After a few days of endless eating in Texas, I was sure that Louisiana would be a bit of a culinary let-down. I certainly didn’t expect that, months later, I’d still be craving some of the unique foods that I tried while I was there.
The interesting thing about Louisiana’s food scene is that it’s derived from so many different cultures, primarily Native American, Cajun and Creole. And within Creole cuisine, there are influences and flavours that come from French, Spanish, African and Indian food.
It’s fascinating, exciting and delicious. There are so many traditional dishes to sample, but these are my top picks of foods to try in Louisiana:
There’s one place, and one place alone where you should go for beignets in Louisiana: Cafe Du Monde in New Orleans. On the banks of the Mississippi River, right in the heart of the French Quarter, this cafe serves their legendary beignets (kinda like doughnuts) and coffee 24 hours a day.
They close on Christmas Day and, according to their website, on the day an occasional Hurricane passes too close to New Orleans. The menu is sparse, featuring their deep-fried, powdered sugar-laden beignets and hot or cold coffee, but that’s truly all you need.
If you can finish your plate of three beignets, it’s time to brush the sugar from your lap onto the powder-heaped floor and give up your table to the next person in the queue, which will undoubtedly be curled around the block.
Tip: On your way out, buy a box of beignet mix so you can recreate the experience at home.
Boudin (pronounced boo-dan) is a kind of sausage, usually containing pork meat, loads of Cajun spices, and rice. As soon as I crossed the border from Texas to Louisiana I started seeing signs advertising boudin, and when I tried it I understood the appeal of this smoky, spicy, hearty specialty.
Even better than the sausage, though, is boudin balls. Rather than being stuffed into a sausage casing, the rice and meat filling is crumbed and deep fried to be served as an addictive snack. Be sure to order some cracklins too, which are basically deep fried pork rinds (which taste a whole lot better than they sound).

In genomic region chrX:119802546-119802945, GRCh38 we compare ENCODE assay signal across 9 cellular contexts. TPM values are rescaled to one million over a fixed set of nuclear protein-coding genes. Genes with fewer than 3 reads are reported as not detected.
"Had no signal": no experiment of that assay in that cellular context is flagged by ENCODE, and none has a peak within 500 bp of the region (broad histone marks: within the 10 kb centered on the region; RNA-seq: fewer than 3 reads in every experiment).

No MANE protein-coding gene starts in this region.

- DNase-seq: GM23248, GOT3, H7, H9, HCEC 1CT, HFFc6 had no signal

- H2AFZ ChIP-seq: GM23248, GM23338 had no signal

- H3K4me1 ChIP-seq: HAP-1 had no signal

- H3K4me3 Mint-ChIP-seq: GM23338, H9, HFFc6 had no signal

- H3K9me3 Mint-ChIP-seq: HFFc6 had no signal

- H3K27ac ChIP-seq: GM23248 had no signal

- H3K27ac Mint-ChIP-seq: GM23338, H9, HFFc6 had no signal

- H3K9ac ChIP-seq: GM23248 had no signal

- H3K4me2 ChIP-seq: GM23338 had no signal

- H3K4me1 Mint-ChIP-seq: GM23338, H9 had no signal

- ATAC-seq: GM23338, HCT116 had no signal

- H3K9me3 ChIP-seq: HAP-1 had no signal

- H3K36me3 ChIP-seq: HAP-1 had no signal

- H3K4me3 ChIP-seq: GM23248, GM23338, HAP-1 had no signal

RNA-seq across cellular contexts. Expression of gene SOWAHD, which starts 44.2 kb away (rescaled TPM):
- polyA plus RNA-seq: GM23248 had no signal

Crawfish are found in the freshwater bayous around Louisiana, and they’re one of the state’s biggest exports. They’re like mini lobsters, but when they’re boiled with Cajun spices and served in a giant heap on a big sheet of newspaper, they’re so much more satisfying than their fancy cousins.
There’s nothing dainty about a crawfish boil, which is half the fun: you dive in, rip a tail off and enjoy the tasty morsel hidden inside that bright red shell. Bring a bib.
A catfish is a pretty weird looking creature, and one that I’d never have thought of eating before my visit to Louisiana.
However, it’s a true Deep South delicacy, so if you’re in Louisiana you need to give it a try. Trust me, once it’s crumbed and fried you’ll forget its whiskered beginnings and just enjoy the mild flavoured, succulent, fleshy fish.
There are very few sandwiches that I can get excited about. An indulgently cheesy toastie is a rare exception. And now a po’ boy.
It’s essentially a French bread sub with crumbed and deep fried (sensing a theme yet?) shrimp, and a handful of lettuce as an afterthought. At face value, it shouldn’t be much good.
But oh, is it ever good!
I don’t know what went into the crumbs of the shrimp that were on my po’ boy, but I could live off that stuff forever. I guess it’s just as well I live on the other side of the world.
Have you been to Louisiana? What other food would you add to this list?Want to see more posts like this?
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